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Is my border collie fat?

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Ever since I found these forums I wondered if my border collie is fat. There are posts of female border collies averaging 30-35lbs, mine is 52 at 2yrs of age. She has daily walks, runs and frisbee/ball playing in the yard. She eats 2 2cups of dry food, one morning and one evening. When patting her down she feels dense, not fat like you expect a person to be :P. Her fur is thick and fluffy, especially her rear, so it makes it hard to eye but the pounds don't lie as she seems a little on the heavy side. Any advice is greatly appreciated!

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The only way to tell with a rough coated dog is by feel. Can you feel her ribs when running your hand lightly along her chest. If so she's probably OK.

 

From the overhead shot she does look overweight but it's impossible to know how much is coat.

 

Poundage in itself is no indicator. She looks pretty heavily built compared to some and you don't say how big she is.

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Yep FEEL she needs to have a waist line when looking at her from above. You should be able to feed some ribs without pressing as you feel along her sides.

 

My boys do not weigh 50 lbs but are not Big BC's and very fit, they are about 46 lbs

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I don't think she looks too bad, but if she was my dog, I might consider trying to reduce her weight by a couple of pounds.

 

Height at withers should also be taken into account. Some BCs can be as small as 17-18 inches at the withers, while others can be 21 - 22 or 23 inches.

 

I agree that feeling the ribs is a better indicator than just a weight. Look up 'body scoring' to familiarize yourself with the technique.

 

Good Luck.

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I've posted this a number of times in response to similar questions, but here goes again.

 

The best way to tell is by feeling your dog anyway. You should be able to easily feel ribs (that is, without having to push in at all do find them) and the spinal protuberances. If you have to push at all to feel ribs, then the dog's probably at least a bit overweight.

 

Here's the body condition chart that vets use. IMO, border collies, especially young ones, should be on the thin side of moderate. You'll have to use your hands to show you what your eyes can't see beneath the fur.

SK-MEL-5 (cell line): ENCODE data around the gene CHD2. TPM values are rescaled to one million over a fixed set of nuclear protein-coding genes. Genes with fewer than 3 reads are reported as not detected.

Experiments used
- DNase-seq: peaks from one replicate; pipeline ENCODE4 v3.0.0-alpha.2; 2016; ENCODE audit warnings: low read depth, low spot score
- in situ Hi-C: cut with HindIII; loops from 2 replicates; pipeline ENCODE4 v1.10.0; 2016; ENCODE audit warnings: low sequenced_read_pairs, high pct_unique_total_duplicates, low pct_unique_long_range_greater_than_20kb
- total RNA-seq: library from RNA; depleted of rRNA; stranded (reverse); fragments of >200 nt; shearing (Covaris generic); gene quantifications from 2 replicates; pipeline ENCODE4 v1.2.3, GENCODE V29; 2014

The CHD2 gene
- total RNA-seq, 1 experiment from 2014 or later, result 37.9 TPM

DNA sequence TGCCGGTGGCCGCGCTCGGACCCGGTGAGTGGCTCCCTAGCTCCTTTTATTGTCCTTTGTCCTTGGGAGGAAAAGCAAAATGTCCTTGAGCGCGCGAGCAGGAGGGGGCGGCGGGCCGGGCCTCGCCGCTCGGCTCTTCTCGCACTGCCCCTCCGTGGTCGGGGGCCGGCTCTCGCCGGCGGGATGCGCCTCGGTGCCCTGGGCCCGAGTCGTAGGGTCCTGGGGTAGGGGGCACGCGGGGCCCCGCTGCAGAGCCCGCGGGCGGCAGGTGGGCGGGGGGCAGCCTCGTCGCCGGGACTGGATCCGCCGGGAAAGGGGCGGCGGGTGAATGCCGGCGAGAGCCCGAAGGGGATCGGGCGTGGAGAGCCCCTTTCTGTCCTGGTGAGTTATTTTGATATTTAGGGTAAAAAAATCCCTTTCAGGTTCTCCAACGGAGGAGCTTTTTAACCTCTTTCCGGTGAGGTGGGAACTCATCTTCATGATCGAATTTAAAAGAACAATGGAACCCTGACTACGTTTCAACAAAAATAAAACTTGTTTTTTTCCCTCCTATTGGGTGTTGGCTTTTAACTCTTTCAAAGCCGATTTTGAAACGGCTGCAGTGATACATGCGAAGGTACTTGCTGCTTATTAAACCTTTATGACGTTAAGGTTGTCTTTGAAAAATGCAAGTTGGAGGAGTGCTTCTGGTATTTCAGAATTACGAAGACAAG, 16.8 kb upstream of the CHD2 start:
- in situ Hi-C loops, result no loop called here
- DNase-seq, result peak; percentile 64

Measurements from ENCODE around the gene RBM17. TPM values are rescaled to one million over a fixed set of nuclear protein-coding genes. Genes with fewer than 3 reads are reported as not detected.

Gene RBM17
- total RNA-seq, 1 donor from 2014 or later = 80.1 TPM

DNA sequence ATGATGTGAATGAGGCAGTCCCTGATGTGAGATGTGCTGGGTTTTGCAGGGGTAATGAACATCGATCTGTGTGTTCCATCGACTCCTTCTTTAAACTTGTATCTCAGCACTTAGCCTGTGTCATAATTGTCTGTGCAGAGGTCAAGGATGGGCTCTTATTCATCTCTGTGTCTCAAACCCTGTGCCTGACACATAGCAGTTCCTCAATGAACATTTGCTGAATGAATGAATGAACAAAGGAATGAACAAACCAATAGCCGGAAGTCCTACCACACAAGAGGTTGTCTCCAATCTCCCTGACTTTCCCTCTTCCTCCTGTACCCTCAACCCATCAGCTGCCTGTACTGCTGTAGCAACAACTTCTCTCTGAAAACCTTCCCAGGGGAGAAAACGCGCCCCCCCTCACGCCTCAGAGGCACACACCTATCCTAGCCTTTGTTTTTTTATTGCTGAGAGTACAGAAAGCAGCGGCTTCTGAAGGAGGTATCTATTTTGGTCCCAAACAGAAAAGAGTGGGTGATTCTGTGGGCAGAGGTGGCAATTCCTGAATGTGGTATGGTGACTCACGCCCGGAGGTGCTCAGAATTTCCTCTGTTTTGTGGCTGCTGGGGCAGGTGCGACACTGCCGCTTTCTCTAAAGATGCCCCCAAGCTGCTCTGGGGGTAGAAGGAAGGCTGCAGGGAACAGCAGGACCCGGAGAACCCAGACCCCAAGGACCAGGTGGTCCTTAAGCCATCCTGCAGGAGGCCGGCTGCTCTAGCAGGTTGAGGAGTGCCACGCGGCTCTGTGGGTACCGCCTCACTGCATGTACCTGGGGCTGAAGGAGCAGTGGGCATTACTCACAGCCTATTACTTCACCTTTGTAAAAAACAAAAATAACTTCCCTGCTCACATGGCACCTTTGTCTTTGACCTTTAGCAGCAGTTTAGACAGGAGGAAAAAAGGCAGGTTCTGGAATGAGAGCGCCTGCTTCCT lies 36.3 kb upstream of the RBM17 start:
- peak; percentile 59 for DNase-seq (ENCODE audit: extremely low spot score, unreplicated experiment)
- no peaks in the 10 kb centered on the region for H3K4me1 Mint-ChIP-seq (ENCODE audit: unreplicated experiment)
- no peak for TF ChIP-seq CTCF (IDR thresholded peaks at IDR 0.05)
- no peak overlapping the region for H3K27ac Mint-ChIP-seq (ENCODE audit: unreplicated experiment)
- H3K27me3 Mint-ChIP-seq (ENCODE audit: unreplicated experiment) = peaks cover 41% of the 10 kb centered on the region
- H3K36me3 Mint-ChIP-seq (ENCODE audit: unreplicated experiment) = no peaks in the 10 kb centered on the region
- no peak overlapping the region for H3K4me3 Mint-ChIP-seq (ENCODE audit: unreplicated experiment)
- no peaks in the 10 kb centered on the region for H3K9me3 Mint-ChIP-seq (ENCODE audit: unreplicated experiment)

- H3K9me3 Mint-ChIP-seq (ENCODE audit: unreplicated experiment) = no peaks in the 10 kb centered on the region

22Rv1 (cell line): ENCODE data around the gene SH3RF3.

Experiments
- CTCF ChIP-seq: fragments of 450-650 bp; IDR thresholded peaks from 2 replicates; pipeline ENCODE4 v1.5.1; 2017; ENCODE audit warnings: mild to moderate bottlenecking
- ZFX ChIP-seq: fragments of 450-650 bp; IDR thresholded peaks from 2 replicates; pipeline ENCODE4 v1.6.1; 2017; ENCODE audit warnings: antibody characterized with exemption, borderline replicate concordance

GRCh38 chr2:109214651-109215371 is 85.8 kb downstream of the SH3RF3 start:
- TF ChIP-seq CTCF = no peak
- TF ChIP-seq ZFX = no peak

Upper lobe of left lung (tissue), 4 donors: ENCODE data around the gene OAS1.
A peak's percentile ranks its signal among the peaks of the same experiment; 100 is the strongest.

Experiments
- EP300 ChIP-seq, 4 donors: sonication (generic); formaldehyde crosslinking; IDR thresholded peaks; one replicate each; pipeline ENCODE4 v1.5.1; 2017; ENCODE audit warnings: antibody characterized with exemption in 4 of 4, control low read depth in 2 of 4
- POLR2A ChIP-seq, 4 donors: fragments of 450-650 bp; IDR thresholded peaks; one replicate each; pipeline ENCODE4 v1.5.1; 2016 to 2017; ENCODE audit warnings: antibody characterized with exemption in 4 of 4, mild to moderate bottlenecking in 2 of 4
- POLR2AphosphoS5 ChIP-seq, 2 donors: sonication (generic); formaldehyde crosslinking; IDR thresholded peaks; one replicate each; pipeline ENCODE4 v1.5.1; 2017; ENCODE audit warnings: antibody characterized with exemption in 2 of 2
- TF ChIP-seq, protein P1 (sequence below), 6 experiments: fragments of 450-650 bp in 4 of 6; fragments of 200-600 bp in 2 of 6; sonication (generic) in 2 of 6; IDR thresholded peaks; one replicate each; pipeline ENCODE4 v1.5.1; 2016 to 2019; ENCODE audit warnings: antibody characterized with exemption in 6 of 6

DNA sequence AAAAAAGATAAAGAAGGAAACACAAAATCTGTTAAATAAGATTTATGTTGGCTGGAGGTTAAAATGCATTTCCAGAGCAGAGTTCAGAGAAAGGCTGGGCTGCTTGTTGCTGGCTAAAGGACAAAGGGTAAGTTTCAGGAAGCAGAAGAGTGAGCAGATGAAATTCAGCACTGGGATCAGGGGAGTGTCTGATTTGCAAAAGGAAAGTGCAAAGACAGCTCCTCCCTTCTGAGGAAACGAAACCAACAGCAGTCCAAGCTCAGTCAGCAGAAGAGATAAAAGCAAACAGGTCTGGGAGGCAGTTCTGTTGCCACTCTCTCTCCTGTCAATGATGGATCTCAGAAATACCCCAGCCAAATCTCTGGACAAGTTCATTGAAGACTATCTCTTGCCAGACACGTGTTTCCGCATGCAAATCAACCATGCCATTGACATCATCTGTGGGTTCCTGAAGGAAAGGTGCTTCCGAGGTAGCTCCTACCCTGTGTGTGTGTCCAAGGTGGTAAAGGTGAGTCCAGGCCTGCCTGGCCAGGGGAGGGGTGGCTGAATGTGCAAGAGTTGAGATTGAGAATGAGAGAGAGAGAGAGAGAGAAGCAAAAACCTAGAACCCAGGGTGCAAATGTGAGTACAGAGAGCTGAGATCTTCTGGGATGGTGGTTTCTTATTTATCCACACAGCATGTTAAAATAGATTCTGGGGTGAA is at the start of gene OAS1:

http://vet.osu.edu/v...n-scoring-chart

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Nthing again that she looks chubby from the top shot, but just fine from the front. As has been pointed out, the best way to tell is to place your hands on her. Ribs should be easily felt without any rolling of fat as you rub your hands over them. And I'd rather have a dog that's on the thinner side of normal than the thicker side.

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Border Collies were meant to be athletes, so they should be very lean, but have good muscle tone.

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Calypso is 45 lb and the vet would like her at about 42-43 lb, but says she is also very healthy right now. However, her brother is about 10 lb heavier and considerably taller but in perfect health at the ideal weight for him. Every dog is different, even siblings, and like the previous posters have noted, it's virtually impossible to tell without feeling the dogs.

 

They should be lean, but not bony. Our vet said that the rule is that you should be able to put your thumbs together on the spine with your fingers on the ribs and feel the ribs with gentle pressure if you rub up and down the rib cage. If you can't feel the ribs, that's a good indication that your dog could lose a bit of fluff. If you can easily count ribs without pressure, he could bulk up a bit.

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I don't think she looks "fat" in either picture. She might be a smidge overweight, but like everyone else is saying, you have to put hands on. I don't think a tiny bit of weight is overly detrimental for pet dogs (you guys know what I mean, we see a lot of fat pet dogs vs. that dog that may could loose a pound or two), but of you participate in anything athletic with her she should be very lean and fit to keep her healthy and injury free.

 

I do think its helpful if you feel a lot of other people's dogs. I have several friends with ahem "fluffy" Papillons who thought their dogs were good until they touched mine and realized what a really fit dog feels like.

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Last easter I was away for 2 weeks. During that time Tess did much less exercise than she's used to, and also my brother said "she looked hungry, poor thing, so I fed her more" :rolleyes:

She had gained 2 pounds when I came back. Not much, but she's not a big dog, so she was noticeable fatter, and most of all, she got tired a lot faster. I was worried enough that I had her do a cardiac eco, as she had had a minor problem that "could" have affected her heart and I wanted to make sure that wasn't the reason for her drop in stamina. Nope, heart was fantastic. So I put her in a bit of a regime and she was soon back to her fit energetic self.

Thin is way better than not thin.

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Mine is 62 pounds and vet said by feel she is at a good weight so I have a very large built bc. The vet has said the best way to tell is by feel. You should be able to feel a bit of their ribs. I don't thing your girl looks "fat" but maybe able to lose a few pounds.

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